1. Introduction
In this study we consider the Cauchy problem of the following nonlinear heat equations in whole spaces:
(1)ut-Δu+|∇u|2u=0, x∈R3, t>0,
with the initial data
(2)u(x,0)=u0(x), x∈R3.
Here, u=u(x,t) is the unknown function and
(3)Δu=∑i=13∂2u∂xi2, ∇u=(∂x1u,∂x2u,∂x3u).

This nonlinear model appears to be relevant in the theory of the viscous incompressible Newtonian and non-Newtonian fluid flows (refer to [1–4] and the references therein). As for the generalized nonlinear heat equations
(4)ut-Δu+f(u,∇u)=0, x∈R3, t>0,
there is much study on the well-posedness and large time behavior for solutions to these nonlinear heat equations [5–7]. For example, Ponce [8] and Zheng and Chen [9] studied global weak solutions of the generalized nonlinear heat equations by the difference methods. Escobedo and Zuazua [10] and Zhang [11, 12] studied the L2 time decay for weak solutions of the nonlinear heat equation with filtration-type nonlinear terms. Zhao [13] recently examined asymptotic behavior for weak solutions of the nonlinear heat equations with the nonlinear term satisfying some growth conditions. One may also refer to some interesting time decay results for weak solutions of the nonlinear partial differential equations models [1, 14, 15]. More precisely, the optimal decay estimates for solutions of those nonlinear models such as
(5)∥u∥Lq(Rn)≤Ct-(n/2)(1/p-1/q)∥u0∥Lp(Rn), t>0.

Motivated by the results [16, 17], the main purpose of this study is to investigate the algebraic L2 time decay for weak solutions of the nonlinear heat equation (1)-(2). More precisely, when the initial data u0 satisfies some integrable condition, we will show the weak solution of the nonlinear heat equation (1)-(2) decays as that of the linear heat equation. The result is proved by developing some analysis techniques, such as Fourier transformation and energy inequality.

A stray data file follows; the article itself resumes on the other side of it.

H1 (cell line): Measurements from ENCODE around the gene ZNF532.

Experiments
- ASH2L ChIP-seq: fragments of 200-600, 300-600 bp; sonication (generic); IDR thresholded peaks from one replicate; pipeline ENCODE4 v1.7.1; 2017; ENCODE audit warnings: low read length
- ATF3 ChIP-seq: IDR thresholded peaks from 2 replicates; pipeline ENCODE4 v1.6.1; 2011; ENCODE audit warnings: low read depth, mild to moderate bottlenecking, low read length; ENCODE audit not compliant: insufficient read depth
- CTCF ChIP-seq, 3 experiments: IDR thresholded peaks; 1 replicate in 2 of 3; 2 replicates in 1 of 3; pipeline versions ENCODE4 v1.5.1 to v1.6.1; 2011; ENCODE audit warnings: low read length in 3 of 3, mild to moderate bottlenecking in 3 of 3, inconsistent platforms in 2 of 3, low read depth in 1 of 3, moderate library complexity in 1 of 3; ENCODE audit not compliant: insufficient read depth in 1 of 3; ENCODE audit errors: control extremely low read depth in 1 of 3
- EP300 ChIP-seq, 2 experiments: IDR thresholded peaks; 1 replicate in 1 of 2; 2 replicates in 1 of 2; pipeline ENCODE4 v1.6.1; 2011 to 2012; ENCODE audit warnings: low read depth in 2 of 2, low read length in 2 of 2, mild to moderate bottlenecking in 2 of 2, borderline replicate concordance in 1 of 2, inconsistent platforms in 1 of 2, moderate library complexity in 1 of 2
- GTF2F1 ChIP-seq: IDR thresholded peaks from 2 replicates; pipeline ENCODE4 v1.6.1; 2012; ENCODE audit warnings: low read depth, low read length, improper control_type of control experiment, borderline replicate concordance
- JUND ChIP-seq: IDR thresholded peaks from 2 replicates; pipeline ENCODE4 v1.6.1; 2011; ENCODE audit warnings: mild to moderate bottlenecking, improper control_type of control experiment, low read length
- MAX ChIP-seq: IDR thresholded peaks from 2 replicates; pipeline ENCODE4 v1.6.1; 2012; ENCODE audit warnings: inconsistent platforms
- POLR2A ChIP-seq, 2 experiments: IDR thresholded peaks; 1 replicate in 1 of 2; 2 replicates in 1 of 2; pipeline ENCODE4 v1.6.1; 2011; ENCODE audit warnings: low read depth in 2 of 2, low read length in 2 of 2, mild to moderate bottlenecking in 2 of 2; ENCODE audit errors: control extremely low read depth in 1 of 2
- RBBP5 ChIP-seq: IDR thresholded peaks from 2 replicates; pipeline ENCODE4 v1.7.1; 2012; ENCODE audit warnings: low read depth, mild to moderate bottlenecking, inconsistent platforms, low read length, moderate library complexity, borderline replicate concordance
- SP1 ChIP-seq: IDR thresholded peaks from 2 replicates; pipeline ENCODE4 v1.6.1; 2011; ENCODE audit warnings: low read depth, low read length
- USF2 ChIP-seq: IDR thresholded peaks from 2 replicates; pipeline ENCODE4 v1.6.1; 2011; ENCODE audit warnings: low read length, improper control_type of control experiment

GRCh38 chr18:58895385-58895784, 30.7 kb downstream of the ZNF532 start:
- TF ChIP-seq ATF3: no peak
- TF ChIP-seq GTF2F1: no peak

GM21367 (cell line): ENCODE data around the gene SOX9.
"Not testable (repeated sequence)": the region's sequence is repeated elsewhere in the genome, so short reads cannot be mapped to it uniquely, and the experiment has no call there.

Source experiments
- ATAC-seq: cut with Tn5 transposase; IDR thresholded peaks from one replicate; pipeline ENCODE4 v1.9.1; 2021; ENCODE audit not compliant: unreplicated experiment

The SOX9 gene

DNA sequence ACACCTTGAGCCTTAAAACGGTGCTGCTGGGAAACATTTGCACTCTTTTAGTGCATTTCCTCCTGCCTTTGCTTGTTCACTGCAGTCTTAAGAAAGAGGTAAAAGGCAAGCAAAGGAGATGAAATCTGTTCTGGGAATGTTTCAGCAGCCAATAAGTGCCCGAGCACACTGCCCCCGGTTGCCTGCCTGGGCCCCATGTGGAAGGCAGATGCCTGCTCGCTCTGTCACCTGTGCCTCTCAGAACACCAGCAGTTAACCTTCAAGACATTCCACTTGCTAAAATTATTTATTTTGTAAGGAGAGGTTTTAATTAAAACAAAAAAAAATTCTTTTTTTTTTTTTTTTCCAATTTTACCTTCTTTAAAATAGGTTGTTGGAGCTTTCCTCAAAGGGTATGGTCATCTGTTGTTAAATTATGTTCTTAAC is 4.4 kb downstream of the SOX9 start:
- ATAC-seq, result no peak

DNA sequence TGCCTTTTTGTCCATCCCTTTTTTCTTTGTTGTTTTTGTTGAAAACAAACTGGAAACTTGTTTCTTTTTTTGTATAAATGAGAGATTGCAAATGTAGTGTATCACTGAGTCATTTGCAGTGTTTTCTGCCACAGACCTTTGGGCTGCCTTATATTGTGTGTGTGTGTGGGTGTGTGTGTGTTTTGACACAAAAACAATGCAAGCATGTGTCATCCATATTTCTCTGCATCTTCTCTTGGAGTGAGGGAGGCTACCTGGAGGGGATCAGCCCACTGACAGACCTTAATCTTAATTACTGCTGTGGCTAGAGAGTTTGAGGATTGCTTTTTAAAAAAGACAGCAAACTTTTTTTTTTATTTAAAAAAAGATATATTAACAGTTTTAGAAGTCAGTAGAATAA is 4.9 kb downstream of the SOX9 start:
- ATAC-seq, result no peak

2. Statement of the Main Results
In this section we first introduce some notations. We denote by Lq(R3) with 1≤q≤∞ the usual Lebesgue space with the norm ∥·∥q. In particular, ∥·∥=∥·∥2. Wm,p(R3) is the usual Sobolev space with the norm ∥·∥m,p (refer to [18]). C>0 is any constant which may only depend on the initial data u0 but never depend on t>0. The Fourier transformation of g is g^ or F[g],
(6)F[g](ξ)=g^(ξ)=(12π)3/2∫R3g(x)e-ix·ξdx,dddddddξ=(ξ1,ξ2,ξ3)∈R3.

For a weak solution of the nonlinear heat equation (1)-(2), we mean a function
(7)u∈L∞((0,T);L2(R3)), ∇u∈L2((0,T);L2(R3)),ddddddddddddddddddddddddddddddddddi∀T>0,
which satisfies
(8)∫R3u(t)·φ(t)dx+2∫R3∇u·∇φ dx+2∫R3|∇u|2uφ dx=∫R3u·∂φ∂t dx+∫R3u0·φ(0)dx, ∀φ∈C0∞([0,T)×R3),
and energy inequality
(9)ddt∫R3|u|2dx+2∫R3|∇u|2dx+2∫R3|u|2|∇u|2dx≤0.

Our main result reads as follows.

Theorem 1.
Let u0∈L2(R3)∩L1(R3); then the weak solution u(x,t) of the nonlinear heat equation (1)-(2) decays as
(10)∥u(t)∥≤C(1+t)-3/4, ∀t>0.

Remark 2.
It is well known that the solution v(t) of the linear heat equation
(11)vt-Δv=0
has the same time decay properties as
(12)∥v(t)∥≤C(1+t)-3/4, ∀t>0,
with the initial data u0∈L2(R3)∩L1(R3). Therefore our result cannot be improved under the same condition on initial data. Moreover, it seems as an interesting and important problem to further consider the explicit error estimates between the above nonlinear heat equation and the linear heat equation; we will study this issue in the forthcoming paper.

Remark 3.